Clark County Fair endures white-hot weekend

After heat affects turnout, manager confident of rebound as temps cool

By Dave Kern, Columbian assistant metro editor



If you go

When: 10 a.m. to 10 p.m. today. Carnival opens at noon.

Where: 17402 N.E. Delfel Road, Ridgefield.

Admission: Adults, $10; seniors 62 and older, $8; kids 7-12, $7; kids 6 and younger, free. Unlimited carnival rides, $25.

Parking: $6. C-Tran shuttle, $2 per person round-trip from park-and-ride lots; 6 and younger ride free. $1 admission discount with a bus fare stub.

Highlights: Chris Young with Britnee Kellogg, 7:30 p.m. at the Sleep Country Amphitheater. The optional show costs $25 to $35 and includes fair admission. Dock Dogs Big Air WAVE competitions, 2 p.m., 4 p.m. and 6 p.m. Barrel racing at 2 p.m., and rough stock rodeo at 6:30 p.m.

Pets: Not permitted, except for personal service animals or those on exhibition or in competition.

Information: Clark County Fair or 360-397-6180. Columbian’s mobile website for the fair. The fair also has its own app that can be downloaded from your mobile app store.

The heat beat up the Clark County Fair over the weekend but John Morrison said there are plenty of reasons to visit in the next seven days.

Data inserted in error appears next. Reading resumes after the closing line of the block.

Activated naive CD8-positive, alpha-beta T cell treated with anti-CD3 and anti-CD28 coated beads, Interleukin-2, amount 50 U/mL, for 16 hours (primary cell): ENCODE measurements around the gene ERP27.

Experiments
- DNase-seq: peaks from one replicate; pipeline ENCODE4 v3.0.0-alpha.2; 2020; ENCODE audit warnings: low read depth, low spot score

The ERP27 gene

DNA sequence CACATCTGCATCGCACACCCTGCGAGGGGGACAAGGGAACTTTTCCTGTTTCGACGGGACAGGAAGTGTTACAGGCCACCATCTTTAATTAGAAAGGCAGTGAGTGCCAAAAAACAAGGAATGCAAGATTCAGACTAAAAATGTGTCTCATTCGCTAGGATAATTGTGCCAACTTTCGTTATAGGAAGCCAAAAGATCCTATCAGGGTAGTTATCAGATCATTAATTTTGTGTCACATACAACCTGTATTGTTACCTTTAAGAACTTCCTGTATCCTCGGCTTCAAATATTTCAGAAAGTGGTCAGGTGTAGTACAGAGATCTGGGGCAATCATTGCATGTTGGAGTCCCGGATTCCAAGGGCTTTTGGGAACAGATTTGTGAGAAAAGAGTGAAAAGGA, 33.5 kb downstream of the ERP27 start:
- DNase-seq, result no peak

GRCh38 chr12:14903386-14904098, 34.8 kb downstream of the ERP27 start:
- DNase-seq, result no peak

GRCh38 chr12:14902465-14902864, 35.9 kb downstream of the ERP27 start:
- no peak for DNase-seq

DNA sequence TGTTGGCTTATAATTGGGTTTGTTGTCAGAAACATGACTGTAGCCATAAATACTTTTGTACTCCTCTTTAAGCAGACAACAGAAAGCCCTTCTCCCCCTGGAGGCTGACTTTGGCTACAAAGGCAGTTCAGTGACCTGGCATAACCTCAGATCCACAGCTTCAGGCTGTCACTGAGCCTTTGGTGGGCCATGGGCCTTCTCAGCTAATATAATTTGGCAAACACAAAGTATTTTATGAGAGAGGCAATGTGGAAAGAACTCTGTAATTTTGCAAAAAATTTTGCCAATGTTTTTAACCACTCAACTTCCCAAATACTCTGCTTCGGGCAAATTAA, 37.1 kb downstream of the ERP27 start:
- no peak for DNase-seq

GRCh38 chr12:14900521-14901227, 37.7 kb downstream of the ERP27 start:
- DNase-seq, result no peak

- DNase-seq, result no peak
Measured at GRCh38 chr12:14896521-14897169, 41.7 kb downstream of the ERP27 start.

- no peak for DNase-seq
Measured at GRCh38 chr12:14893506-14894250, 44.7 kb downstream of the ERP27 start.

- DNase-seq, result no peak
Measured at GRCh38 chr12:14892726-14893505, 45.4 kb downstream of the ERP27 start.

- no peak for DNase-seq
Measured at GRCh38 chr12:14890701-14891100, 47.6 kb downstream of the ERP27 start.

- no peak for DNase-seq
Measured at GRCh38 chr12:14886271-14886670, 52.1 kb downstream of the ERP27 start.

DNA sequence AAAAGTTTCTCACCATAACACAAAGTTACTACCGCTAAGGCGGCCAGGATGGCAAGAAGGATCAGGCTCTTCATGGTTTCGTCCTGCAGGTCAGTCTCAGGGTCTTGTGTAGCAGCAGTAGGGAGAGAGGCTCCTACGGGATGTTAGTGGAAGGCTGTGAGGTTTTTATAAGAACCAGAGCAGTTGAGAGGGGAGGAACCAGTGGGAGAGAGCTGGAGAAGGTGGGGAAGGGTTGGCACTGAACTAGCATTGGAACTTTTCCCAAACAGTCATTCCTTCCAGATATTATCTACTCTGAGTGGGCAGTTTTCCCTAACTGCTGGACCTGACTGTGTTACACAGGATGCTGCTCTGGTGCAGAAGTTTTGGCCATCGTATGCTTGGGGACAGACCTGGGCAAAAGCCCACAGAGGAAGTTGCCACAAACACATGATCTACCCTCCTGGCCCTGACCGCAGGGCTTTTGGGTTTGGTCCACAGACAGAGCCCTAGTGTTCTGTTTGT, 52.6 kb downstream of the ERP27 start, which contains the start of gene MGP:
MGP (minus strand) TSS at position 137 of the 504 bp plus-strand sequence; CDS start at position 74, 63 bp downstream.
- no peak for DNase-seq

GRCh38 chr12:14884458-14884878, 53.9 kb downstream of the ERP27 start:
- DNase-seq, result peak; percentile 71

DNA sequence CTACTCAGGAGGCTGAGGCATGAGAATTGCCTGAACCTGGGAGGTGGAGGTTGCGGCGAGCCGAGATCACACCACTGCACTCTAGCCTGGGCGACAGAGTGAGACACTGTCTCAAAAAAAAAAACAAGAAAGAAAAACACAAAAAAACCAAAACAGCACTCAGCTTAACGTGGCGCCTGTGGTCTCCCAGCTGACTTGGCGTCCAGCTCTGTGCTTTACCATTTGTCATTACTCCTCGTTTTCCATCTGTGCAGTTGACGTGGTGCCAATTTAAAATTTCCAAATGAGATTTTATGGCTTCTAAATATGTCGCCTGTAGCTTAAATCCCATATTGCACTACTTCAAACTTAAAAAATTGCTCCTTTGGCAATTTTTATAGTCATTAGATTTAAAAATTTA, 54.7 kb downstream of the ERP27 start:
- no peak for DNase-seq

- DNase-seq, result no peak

"I can recoup from this," Morrison said Sunday evening after the mercury reached 93 in Vancouver. "The carnival was so good on Friday, the losses were almost made up."

The fair is a big business and Morrison, the fair manager/CEO and biggest booster, said he had hoped for 26,000 guests on Saturday and was 8,000 to 9,000 fairgoers shy of that.

He wasn't sure of Sunday's attendance but said he can tell a good crowd by simply walking down the midway and, "I could tell it is a light Sunday crowd."

The Columbian's AccuWeather service calls for a high of 86 today, 88 on Tuesday and 82 on Wednesday.

Morrison said the heat watch at the fair included preaching about keeping animals and humans hydrated and making common-sense decisions.

For instance, "We cancelled some of the gaming-type activities … like a dress-up contest for animals." That meant no contests

to dress up chickens and goats.

"I am hearing that the air-conditioned exhibit hall was seeing a lot more activity," Morrison said.

"We've really emphasized keeping water in front of the animals. That's basic herdsmanship for those kids, but when its hot, it's important to me that they're doing that regularly.

"I've had no animals sent home for the heat," he said.

There are water misters on the midway and big and small fans throughout the barns.

"I think people want to come to this fair," said the upbeat Morrison. "The baby pigs are here, they're a huge hit. There's one litter. I think I'm about 24 hours from a cow birth. That's always a hit out here. It's an educational opportunity for the kids."

On the animal front today, there's a horse show at 8 a.m., sheep judging at 9 a.m., an open class dairy show at 10 a.m., a 4-H poultry bowl at 11 a.m., along with 4-H dogs at the same time, and llama games from 4 to 6 p.m.

The heat has hurt but Morrison is looking for a repeat of Friday, when, "We had an absolutely fantastic first day."